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THE JOURNAL OF SPORTS MEDICINE AND PHYSICAL FITNESS

Rivista di Medicina, Traumatologia e Psicologia dello Sport


Indexed/Abstracted in: Chemical Abstracts, CINAHL, Current Contents/Clinical Medicine, EMBASE, PubMed/MEDLINE, Science Citation Index Expanded (SciSearch), Scopus
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The Journal of Sports Medicine and Physical Fitness 2018 Apr 04

DOI: 10.23736/S0022-4707.18.08318-4

Copyright © 2018 EDIZIONI MINERVA MEDICA

lingua: Inglese

Low-carbohydrate, ketogenic diet impairs anaerobic exercise performance in exercise-trained women and men: a randomized-sequence crossover trial

Kymberly A. WROBLE 1, Morgan N. TROTT 1, George G. SCHWEITZER 1, 2, Rabia S. RAHMAN 1, Patrick V. KELLY 3, Edward P. WEISS 1, 3

1 Department of Nutrition and Dietetics, Saint Louis University, St. Louis, MO, USA; 2 Division of Geriatrics and Nutritional Science, Washington University School of Medicine, St. Louis, MO, USA; 3 Doisy College of Health Sciences, Saint Louis University, St. Louis, MO, USA


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BACKGROUND: Low-carbohydrate, ketogenic diets cause mild, sub-clinical systemic acidosis. Anaerobic exercise performance is limited by acidosis. Therefore, we evaluated the hypothesis that a low-carbohydrate, ketogenic diet impairs anaerobic exercise performance, as compared to a high-carbohydrate diet.
METHODS: Sixteen men and women (BMI, 23±1 kg/m2, age 23±1 yr) participated in a randomized-sequence, counterbalanced crossover study in which they underwent exercise testing after four days of either a low-carbohydrate, ketogenic diet (LC; <50 g/day and <10% of energy from carbohydrates) or a high-carbohydrate diet (HC; 6-10 g/kg/day carbohydrate). Dietary compliance was assessed with nutrient analysis of diet records, and with measures of urine pH and ketones. Anaerobic exercise performance was evaluated with the Wingate anaerobic cycling test and the yo-yo intermittent recovery test.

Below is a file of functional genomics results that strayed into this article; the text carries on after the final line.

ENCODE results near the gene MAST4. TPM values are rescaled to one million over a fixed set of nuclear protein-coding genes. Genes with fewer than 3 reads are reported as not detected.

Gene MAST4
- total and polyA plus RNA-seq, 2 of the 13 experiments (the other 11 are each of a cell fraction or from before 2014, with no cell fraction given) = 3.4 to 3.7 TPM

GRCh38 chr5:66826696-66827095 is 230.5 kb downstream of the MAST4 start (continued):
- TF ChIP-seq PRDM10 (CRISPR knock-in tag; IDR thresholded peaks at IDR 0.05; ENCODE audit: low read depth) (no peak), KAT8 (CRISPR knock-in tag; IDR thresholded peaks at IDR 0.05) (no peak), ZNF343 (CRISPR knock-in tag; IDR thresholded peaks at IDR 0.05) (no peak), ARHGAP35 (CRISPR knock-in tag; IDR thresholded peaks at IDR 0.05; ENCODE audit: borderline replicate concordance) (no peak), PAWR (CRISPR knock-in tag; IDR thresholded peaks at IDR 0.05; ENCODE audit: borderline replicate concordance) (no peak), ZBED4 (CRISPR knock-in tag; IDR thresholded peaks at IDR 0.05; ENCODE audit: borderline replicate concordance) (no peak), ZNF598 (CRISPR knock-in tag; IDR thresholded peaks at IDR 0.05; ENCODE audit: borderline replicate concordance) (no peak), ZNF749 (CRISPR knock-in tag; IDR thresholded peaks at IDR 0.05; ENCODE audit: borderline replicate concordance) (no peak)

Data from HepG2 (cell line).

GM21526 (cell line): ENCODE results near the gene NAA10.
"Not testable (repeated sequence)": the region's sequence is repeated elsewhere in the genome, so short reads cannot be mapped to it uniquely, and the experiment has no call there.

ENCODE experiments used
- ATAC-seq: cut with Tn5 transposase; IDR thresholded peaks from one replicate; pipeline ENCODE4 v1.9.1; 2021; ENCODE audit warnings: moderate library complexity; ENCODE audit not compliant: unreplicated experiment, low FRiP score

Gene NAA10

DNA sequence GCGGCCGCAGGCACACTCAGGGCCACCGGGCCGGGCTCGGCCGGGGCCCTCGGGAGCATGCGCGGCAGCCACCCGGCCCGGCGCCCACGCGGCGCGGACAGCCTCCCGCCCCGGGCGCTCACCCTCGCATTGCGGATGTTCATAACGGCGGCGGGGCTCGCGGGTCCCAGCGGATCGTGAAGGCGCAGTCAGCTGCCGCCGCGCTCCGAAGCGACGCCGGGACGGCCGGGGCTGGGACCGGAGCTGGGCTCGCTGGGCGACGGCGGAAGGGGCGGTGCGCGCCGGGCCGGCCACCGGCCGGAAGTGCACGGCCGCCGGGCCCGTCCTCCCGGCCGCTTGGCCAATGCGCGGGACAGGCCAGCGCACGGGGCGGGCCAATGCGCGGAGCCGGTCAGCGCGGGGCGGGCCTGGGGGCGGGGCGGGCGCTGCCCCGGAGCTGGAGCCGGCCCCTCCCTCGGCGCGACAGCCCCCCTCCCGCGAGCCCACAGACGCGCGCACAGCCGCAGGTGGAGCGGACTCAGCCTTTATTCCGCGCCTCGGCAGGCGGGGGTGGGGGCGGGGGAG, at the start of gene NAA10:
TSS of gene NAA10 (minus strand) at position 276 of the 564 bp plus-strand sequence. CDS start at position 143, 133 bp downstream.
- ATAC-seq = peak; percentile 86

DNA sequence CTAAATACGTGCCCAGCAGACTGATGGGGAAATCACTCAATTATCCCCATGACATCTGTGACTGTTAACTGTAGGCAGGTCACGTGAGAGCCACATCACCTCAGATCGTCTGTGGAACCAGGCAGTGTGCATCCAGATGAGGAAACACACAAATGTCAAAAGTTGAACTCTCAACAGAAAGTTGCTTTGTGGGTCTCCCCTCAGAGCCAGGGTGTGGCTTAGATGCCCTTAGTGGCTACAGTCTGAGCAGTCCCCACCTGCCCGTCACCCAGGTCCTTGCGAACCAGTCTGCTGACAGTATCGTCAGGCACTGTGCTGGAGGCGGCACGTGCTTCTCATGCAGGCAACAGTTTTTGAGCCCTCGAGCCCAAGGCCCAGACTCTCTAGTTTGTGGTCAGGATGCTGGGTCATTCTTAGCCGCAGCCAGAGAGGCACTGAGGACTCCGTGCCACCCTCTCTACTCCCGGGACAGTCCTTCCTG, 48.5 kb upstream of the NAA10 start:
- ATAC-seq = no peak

RESULTS: The diets were matched for total energy (LC: 2333±158 kcal/d; HC: 2280±160 kcal/d; p=0.65) but differed in carbohydrate content (9±1 vs. 63±2% of energy intake; p<0.001). LC resulted in lower urine pH (5.9±0.1 vs. 6.3±0.2, p=0.004) and the appearance of urine ketones in every participant. LC resulted in 7% lower peak power (801±58 vs. 857±61 watts, p=0.008) and 6% lower mean power (564±50 vs. 598±51 watts, p=0.01) during the Wingate test. Total distance ran in the yo-yo intermittent recovery test was 15% less after LC diet (887±139 vs. 1045±145 meters, p=0.02).
CONCLUSIONS: Short-term low-carbohydrate, ketogenic diets reduce exercise performance in activities that are heavily dependent on anaerobic energy systems. These findings have clear performance implications for athletes, especially for high-intensity, short duration activities and sports.


KEY WORDS: Performance-enhancing effects - Exercise nutrition physiology - Diet, carbohydrate-restricted - Sports performance - Anaerobic metabolism

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Publication History

Article first published online: April 04, 2018
Manuscript accepted: March 9, 2018
Manuscript revised: February 16, 2018
Manuscript received: October 23, 2017

Per citare questo articolo

Wroble KA, Trott MN, Schweitzer GG, Rahman RS, Kelly PV, Weiss EP. Low-carbohydrate, ketogenic diet impairs anaerobic exercise performance in exercise-trained women and men: a randomized-sequence crossover trial. J Sports Med Phys Fitness 2018 Apr 04. DOI: 10.23736/S0022-4707.18.08318-4

Corresponding author e-mail

ted.weiss4@health.slu.edu